Abstract: Nineteenth-Century Greek Diaspora Trading Houses of the Black Sea Region: From Individual Entrepreneur to Multi-Person Organization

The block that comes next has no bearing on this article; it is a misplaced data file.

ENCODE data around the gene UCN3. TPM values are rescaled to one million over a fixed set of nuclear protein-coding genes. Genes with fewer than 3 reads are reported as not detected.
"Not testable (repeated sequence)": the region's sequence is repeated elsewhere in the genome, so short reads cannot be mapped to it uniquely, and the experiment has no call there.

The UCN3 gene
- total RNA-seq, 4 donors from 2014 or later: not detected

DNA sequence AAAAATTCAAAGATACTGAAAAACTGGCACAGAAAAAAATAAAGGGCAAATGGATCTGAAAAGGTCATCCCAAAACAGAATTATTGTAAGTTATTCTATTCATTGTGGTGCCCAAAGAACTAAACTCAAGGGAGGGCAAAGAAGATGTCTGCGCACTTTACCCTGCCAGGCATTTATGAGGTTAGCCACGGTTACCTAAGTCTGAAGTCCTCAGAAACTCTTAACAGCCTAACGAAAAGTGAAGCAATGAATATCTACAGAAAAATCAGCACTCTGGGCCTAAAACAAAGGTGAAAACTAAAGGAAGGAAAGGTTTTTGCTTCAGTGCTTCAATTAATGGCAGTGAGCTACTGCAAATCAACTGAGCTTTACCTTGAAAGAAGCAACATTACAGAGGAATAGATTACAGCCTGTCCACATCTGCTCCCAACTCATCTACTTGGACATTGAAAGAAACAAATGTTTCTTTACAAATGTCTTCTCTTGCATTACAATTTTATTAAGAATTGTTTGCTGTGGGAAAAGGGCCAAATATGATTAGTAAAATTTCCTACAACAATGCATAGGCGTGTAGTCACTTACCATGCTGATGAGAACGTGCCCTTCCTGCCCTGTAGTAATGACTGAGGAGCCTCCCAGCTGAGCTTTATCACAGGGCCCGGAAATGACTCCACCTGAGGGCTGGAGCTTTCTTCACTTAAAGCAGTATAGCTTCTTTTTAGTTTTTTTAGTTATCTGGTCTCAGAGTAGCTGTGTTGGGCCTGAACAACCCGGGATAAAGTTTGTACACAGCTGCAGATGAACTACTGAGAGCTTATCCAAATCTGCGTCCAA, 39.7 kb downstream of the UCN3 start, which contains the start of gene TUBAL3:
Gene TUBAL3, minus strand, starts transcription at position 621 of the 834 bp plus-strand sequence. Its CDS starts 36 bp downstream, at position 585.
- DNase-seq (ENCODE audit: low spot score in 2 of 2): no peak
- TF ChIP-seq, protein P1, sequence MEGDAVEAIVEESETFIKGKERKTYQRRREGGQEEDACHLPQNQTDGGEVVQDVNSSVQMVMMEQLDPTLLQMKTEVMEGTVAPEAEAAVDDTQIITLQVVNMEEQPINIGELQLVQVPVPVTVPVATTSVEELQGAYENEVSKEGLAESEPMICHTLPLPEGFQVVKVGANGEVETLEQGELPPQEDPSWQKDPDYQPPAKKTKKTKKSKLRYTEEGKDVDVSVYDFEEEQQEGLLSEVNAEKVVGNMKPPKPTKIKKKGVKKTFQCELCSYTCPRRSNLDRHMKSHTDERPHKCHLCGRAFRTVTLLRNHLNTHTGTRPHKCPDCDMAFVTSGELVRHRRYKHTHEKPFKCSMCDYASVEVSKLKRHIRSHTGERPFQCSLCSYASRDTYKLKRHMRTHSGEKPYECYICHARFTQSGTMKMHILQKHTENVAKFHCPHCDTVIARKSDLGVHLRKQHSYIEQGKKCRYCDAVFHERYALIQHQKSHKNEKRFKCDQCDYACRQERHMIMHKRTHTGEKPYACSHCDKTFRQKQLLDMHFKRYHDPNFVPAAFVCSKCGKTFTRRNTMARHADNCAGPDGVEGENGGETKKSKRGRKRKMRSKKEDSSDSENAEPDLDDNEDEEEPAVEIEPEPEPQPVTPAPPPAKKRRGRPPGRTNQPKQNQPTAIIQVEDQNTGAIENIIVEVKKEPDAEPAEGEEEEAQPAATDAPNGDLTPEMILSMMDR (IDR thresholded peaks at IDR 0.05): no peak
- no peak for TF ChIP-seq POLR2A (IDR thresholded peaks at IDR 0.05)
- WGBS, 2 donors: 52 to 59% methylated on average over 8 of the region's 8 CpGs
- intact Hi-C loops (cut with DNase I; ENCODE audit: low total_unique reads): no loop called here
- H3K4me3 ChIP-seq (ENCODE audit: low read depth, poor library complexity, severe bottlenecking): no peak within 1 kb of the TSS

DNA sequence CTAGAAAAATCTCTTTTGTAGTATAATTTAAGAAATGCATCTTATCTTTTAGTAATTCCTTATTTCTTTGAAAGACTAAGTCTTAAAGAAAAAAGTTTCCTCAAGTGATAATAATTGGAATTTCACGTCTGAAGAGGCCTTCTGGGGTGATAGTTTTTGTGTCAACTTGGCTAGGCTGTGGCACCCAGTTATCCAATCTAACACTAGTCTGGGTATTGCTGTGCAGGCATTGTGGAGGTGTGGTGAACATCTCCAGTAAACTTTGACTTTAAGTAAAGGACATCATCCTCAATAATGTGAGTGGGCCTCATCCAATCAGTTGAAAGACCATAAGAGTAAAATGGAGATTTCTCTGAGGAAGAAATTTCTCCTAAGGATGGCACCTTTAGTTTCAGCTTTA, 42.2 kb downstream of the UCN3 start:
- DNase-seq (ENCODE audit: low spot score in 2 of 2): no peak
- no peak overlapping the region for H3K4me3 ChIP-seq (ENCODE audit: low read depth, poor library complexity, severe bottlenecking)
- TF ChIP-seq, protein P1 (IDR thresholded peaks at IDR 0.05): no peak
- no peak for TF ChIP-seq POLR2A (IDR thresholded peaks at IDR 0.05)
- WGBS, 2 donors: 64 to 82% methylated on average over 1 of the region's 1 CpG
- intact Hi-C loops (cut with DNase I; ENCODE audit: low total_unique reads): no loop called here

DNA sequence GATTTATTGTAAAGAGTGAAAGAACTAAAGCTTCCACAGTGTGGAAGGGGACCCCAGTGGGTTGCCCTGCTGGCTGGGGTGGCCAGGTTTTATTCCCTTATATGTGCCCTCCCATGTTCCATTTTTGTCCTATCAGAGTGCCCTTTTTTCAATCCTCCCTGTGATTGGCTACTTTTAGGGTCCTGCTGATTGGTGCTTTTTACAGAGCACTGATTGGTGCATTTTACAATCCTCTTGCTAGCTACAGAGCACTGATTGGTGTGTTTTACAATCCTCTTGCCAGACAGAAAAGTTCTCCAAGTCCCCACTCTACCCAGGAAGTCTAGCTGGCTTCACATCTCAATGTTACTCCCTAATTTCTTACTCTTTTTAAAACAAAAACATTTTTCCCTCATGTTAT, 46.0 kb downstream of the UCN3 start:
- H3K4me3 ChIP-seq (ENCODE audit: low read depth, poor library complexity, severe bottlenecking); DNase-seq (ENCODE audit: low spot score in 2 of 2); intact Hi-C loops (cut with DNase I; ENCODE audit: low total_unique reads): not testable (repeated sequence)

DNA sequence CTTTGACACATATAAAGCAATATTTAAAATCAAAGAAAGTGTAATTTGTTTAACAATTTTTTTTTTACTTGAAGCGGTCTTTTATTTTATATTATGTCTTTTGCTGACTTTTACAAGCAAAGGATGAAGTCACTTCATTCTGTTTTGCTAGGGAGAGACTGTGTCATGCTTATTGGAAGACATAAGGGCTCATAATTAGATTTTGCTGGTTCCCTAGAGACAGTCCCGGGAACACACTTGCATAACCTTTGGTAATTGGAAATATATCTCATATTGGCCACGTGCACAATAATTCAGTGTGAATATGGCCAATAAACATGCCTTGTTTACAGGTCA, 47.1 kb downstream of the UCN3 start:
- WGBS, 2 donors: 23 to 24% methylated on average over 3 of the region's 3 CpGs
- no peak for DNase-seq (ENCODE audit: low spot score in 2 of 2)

The first aim of the paper is to propose a conceptual framework for the analysis of the process through which the implementation of an entrepreneurial idea may or may not lead to a hierarchical organization like the corporate firm. We argue that firm-like organization—defined as corporate ownership of non-human assets—is less likely a) the more specific and unchanging over time is the entrepreneurial project pursued, and b) when the human constituents of the entrepreneurial venture do not obtain new knowledge during the venture's operation. The second aim is to explore the historical relevance of this schema. To this end, we have chosen the example of nineteenth-century trading companies. These entities, some of which were enormous and highly diversified, never made the transition to the corporate formula. The literature tends to explain this puzzle on the basis of the transaction costs arising from the ubiquitous possibility of post-contractual opportunism. However, evidence from the Trading/Merchant Houses of the Greek Diaspora of the Russian Black Sea—which were even less hierarchical—seems to suggest one further characteristic of closed networks: that they ensure that new entrepreneurial discoveries—that is, entrepreneurial learning—will stay within a peer group of agents.